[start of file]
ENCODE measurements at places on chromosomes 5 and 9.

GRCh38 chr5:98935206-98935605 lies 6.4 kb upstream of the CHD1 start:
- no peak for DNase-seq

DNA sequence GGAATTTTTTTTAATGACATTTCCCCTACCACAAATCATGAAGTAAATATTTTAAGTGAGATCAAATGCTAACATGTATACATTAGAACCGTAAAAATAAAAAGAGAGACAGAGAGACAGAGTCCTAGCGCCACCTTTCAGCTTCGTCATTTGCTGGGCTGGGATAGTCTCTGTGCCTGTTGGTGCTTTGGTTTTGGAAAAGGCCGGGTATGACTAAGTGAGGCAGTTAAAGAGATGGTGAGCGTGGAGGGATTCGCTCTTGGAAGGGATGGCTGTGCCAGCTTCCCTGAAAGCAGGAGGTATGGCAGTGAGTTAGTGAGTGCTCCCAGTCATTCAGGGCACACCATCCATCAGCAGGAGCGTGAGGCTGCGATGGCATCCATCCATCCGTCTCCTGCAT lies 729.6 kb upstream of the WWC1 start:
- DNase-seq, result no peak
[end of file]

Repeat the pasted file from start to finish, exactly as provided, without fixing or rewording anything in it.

ENCODE measurements at places on chromosomes 5 and 9.

GRCh38 chr5:98935206-98935605 lies 6.4 kb upstream of the CHD1 start:
- no peak for DNase-seq

DNA sequence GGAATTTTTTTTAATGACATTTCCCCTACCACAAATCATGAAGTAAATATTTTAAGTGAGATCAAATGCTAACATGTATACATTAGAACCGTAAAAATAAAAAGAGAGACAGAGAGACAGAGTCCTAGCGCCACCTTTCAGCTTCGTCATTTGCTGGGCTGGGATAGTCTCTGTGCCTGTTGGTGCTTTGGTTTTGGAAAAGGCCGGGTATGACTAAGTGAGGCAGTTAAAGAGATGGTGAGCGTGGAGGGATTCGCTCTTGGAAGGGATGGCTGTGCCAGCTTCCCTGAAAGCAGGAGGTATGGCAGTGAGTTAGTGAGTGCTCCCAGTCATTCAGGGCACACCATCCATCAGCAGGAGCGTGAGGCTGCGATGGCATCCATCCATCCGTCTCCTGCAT lies 729.6 kb upstream of the WWC1 start:
- DNase-seq, result no peak